All Presidents save D. B. Wijetunga have bolstered the widely-held view that the executive presidency is a threat to democracy. All of them except Gotabaya secured the presidency while being members of Parliament and offered to strengthen the legislature and ensure the independence of the judiciary, but chose to undermine those two branches of government, and other vital state institutions to consolidate their hold on power.

The incumbent government also stands accused of trying to render the EC incapable of having quorate meetings by causing its members to resign as part of its strategy to postpone the local council polls. One EC member has already sent in her resignation letter. The newly-appointed CC has undertaken to reconstitute the independent commissions including the EC. Speculation is rife that the government is trying to have some pliable commissioners appointed so that it will be able to manipulate the EC.

It is hoped that all those who cherish democracy will unite to prevent the government from bulldozing the HRCSL and other independent commissions, which are the bulwarks against tyranny.

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Editorial

Heed their voice

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Friday 27th January, 2023

A group of Central Bank (CB) employees, on Wednesday, joined other professionals in protesting against the recently-introduced steep tax hikes. As part of the ongoing Black Protest Week campaign conducted by a collective of professional associations, those workers put up black flags and stood up to the police, who tried to disrupt their demonstration. Some police officers tend to go out of their way to ingratiate themselves with their political masters, and run the risk of being hauled up before court for fundamental rights violations. Some CB workers were seen protesting in Colombo yesterday as well.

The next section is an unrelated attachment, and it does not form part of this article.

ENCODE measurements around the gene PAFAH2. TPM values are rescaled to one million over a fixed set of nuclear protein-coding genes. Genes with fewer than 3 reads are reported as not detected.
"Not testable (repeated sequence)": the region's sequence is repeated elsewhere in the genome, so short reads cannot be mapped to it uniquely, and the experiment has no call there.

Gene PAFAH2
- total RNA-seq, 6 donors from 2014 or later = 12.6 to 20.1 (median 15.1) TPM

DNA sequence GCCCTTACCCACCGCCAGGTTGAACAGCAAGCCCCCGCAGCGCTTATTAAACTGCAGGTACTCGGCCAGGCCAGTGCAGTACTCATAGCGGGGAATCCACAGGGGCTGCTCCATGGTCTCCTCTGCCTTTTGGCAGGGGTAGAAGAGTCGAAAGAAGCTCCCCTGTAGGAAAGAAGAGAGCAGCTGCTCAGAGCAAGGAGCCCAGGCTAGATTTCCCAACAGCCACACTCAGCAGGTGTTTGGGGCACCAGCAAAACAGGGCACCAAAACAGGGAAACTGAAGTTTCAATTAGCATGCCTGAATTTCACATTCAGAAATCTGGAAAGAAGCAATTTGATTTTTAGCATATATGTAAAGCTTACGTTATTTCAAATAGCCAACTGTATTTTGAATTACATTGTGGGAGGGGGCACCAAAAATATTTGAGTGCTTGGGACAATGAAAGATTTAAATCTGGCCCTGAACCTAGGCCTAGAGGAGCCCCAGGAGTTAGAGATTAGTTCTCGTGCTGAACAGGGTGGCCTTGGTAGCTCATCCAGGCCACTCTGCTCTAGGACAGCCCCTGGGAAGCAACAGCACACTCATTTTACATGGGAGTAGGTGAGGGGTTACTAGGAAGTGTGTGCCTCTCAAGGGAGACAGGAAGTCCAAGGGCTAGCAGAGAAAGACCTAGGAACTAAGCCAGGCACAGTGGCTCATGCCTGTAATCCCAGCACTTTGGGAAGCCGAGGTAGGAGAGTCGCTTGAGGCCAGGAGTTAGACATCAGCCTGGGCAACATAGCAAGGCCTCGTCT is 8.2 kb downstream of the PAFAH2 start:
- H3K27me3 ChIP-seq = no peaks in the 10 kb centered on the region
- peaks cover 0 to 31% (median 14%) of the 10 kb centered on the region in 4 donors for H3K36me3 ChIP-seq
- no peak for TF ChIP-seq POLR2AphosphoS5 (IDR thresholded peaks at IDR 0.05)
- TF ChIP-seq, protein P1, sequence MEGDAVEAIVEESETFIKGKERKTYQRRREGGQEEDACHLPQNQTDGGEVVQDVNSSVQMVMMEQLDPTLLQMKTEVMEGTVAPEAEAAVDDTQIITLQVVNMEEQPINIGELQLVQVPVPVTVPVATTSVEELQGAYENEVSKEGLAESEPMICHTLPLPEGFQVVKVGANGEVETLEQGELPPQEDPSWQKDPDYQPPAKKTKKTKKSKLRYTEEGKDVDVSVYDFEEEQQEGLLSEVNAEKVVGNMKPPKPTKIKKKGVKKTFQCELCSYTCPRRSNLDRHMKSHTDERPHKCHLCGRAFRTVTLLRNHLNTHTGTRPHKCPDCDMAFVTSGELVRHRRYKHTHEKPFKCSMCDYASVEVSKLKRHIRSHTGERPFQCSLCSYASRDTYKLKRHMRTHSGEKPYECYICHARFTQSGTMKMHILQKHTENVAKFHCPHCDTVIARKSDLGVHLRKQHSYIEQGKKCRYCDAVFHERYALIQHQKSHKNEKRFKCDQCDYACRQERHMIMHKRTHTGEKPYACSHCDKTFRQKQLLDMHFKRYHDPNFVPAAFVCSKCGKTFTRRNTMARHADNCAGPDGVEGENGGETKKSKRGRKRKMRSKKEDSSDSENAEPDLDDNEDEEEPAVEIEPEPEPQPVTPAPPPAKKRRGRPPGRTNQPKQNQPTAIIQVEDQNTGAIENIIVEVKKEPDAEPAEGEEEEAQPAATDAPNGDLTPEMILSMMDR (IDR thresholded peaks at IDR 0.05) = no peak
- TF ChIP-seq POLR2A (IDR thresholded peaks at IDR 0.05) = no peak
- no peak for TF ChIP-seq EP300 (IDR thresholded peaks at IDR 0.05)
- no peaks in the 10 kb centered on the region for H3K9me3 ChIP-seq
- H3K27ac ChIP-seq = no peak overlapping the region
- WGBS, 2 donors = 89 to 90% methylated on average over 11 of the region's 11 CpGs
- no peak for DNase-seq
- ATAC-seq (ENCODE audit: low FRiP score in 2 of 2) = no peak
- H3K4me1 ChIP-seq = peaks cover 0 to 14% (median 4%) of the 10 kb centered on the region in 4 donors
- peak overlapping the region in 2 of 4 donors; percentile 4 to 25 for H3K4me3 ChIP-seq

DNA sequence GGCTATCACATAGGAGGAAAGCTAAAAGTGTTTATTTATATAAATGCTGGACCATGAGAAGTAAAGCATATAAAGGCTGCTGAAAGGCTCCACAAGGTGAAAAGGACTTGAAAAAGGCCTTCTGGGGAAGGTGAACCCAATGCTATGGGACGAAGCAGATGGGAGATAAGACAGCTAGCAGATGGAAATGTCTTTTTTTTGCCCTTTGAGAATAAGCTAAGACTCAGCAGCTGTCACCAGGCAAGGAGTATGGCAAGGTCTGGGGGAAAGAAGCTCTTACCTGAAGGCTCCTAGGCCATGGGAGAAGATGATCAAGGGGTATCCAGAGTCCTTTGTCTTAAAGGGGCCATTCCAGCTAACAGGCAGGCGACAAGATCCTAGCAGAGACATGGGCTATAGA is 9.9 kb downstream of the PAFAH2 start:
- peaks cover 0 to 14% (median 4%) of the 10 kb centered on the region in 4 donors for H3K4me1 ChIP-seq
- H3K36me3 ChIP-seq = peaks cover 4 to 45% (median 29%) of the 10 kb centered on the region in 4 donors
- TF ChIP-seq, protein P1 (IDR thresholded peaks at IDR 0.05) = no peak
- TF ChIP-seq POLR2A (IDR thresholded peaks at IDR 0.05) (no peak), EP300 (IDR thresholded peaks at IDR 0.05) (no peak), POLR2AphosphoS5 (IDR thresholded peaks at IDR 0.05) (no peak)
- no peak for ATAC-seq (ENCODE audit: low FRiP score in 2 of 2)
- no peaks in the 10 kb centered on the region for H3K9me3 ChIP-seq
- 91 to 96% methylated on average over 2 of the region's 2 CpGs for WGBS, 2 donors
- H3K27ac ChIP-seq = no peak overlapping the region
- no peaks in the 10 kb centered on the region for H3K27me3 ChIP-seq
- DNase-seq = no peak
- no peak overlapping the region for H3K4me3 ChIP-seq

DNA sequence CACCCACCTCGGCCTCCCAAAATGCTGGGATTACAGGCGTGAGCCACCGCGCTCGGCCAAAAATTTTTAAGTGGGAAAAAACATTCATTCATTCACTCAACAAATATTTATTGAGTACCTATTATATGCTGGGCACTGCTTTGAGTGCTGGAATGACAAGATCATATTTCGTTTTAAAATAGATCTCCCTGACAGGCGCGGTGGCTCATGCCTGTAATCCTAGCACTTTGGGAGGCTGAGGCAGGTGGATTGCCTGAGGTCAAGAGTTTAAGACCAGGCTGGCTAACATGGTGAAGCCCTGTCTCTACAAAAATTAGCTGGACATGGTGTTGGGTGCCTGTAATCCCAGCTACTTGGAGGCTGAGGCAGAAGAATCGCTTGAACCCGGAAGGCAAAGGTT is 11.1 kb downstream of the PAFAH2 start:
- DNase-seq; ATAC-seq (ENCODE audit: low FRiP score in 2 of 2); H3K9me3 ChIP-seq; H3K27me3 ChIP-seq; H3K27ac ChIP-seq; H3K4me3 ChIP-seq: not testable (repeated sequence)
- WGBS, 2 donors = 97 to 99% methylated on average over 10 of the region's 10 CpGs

The irony of the CB workers’ protests may not have been lost on political observers. The CB is spearheading the government’s efforts to secure a bailout package from the IMF, which has prescribed the huge tax increases at issue. But the CB employees themselves are opposed to that measure, and with reason! How could the government expect other workers to accept its tax policy?

Why professionals are so incensed as to take to the streets against tax increases is understandable. They are not refusing to pay taxes. Everybody agrees that taxes must be paid, for the state needs money to meet its expenditure, but they must be reasonable, and taxpayers need an assurance that their money will not end up in the pockets of politicians or will be used to support the high life of the rulers and their cronies, in some other way. Soaring inflation has taken its toll on their earnings, and needless to say, tax increases have aggravated their financial woes as never before. They have to look after their families and repay loans. What infuriates them more than anything else is perhaps the fact that politicians live in the lap of luxury at their expense and waste colossal amounts of public money, the allocation of more than Rs. 200 million for the Independence Day celebrations to be held early next month being a case in point.